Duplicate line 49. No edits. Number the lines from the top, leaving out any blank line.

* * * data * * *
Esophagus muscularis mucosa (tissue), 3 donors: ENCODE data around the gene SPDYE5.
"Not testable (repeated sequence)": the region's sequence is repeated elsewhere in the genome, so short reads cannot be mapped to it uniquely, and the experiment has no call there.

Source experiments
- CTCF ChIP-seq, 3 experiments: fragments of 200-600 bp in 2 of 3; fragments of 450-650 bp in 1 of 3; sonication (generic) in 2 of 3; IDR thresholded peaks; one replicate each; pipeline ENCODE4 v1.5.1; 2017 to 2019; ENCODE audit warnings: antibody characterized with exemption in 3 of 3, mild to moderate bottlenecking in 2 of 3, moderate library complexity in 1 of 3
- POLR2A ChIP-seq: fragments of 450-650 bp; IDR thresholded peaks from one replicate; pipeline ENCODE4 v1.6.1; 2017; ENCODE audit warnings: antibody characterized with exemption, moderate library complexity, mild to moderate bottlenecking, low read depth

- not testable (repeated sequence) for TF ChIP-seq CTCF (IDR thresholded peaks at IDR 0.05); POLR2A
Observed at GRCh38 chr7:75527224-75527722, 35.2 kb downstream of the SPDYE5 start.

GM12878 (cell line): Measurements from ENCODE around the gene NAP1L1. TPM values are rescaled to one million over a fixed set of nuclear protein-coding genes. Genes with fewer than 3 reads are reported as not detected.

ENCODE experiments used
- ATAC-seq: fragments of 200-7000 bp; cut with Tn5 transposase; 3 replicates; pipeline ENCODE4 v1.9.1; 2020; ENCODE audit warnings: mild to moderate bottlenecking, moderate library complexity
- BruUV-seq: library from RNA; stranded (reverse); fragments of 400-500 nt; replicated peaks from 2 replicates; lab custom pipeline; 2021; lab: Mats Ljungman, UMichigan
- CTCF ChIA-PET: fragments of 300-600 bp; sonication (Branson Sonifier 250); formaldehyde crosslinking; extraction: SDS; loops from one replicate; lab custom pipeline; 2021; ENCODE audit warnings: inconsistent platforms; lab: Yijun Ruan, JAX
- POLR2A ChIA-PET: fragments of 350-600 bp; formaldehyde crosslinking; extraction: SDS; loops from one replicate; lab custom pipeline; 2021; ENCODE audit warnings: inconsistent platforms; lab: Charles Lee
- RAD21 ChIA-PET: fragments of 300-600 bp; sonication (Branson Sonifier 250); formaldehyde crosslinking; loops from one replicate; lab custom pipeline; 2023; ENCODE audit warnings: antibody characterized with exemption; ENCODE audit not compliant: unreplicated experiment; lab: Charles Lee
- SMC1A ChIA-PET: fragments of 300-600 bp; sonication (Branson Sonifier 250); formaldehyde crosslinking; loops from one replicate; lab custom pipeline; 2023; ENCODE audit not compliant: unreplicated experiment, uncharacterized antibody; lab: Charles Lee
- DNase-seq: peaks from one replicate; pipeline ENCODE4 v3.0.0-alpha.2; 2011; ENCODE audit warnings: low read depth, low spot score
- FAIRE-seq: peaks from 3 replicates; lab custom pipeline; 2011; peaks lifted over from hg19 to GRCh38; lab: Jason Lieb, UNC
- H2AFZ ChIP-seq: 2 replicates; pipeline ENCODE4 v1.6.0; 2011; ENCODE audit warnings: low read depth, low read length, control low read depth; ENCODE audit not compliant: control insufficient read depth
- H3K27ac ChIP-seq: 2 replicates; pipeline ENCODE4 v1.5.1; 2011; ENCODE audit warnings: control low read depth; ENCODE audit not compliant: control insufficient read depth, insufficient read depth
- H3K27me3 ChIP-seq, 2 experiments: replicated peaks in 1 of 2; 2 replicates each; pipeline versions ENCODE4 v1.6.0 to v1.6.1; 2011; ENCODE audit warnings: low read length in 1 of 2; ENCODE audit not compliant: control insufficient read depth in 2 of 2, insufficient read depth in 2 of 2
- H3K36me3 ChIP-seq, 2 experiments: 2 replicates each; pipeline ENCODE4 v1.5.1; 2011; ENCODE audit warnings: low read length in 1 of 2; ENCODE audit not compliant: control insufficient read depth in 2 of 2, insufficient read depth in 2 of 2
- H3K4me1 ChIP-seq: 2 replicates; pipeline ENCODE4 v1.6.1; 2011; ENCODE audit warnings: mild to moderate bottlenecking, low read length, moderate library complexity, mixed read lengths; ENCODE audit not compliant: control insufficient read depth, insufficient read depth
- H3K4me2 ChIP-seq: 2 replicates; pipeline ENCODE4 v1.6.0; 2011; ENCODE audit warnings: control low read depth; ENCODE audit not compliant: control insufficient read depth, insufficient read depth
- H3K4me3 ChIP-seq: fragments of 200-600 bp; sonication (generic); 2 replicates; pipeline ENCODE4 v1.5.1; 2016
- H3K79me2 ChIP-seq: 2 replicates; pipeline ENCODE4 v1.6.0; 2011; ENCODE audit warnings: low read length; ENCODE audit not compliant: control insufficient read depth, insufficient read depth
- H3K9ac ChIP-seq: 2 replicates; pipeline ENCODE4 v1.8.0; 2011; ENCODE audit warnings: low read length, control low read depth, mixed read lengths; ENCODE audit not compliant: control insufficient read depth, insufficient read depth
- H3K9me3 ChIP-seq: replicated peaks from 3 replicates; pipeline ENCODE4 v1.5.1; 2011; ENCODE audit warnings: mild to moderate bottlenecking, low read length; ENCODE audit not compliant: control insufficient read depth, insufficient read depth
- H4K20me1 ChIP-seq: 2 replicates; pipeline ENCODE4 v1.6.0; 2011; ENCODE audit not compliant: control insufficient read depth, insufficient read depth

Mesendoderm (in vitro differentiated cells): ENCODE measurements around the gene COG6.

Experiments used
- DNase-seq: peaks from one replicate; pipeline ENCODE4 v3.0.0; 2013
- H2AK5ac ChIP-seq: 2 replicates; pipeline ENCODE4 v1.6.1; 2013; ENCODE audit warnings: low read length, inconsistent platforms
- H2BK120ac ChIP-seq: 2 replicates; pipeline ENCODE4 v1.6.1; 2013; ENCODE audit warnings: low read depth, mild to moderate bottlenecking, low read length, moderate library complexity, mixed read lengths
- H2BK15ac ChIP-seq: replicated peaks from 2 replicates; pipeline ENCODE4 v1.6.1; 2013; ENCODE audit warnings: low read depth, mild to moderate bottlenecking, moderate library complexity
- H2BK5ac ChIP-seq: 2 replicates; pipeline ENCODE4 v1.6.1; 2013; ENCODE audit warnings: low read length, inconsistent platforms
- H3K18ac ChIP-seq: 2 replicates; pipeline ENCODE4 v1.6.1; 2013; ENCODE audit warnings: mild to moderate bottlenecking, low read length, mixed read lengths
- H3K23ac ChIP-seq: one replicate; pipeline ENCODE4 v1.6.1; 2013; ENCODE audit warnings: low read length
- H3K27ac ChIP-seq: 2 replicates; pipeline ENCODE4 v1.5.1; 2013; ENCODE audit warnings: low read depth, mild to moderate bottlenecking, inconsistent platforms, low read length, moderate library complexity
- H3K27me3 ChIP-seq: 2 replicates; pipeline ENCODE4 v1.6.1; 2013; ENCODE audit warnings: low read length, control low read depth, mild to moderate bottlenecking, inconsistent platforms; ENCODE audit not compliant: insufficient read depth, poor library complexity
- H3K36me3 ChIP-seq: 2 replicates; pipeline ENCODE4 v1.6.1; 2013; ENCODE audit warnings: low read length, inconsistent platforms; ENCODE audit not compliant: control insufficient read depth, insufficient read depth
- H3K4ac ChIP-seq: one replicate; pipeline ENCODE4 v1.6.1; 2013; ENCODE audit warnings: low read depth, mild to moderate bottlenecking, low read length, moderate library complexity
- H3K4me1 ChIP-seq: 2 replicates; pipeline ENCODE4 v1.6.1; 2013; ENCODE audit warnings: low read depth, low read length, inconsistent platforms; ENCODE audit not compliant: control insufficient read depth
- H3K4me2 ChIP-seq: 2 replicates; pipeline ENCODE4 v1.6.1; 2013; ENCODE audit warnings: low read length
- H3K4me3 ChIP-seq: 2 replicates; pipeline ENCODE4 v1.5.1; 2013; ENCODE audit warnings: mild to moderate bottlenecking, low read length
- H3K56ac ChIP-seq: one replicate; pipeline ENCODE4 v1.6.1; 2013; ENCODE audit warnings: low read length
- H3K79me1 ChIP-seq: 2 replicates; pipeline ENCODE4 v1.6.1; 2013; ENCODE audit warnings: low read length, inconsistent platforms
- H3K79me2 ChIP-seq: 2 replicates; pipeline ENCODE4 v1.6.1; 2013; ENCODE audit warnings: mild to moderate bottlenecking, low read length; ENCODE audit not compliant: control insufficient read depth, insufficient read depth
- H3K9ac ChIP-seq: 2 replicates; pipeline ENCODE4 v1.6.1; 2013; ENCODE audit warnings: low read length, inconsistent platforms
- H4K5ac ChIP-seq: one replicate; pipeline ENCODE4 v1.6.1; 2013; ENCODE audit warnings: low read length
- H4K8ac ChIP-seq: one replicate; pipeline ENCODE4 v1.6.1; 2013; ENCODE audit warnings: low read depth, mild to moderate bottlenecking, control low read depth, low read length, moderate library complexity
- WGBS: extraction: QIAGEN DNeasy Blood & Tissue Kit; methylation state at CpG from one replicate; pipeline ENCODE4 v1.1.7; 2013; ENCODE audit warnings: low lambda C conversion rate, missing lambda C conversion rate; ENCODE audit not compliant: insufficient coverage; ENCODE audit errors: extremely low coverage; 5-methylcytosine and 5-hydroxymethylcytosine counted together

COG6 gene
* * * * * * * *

- H4K5ac ChIP-seq: one replicate; pipeline ENCODE4 v1.6.1; 2013; ENCODE audit warnings: low read length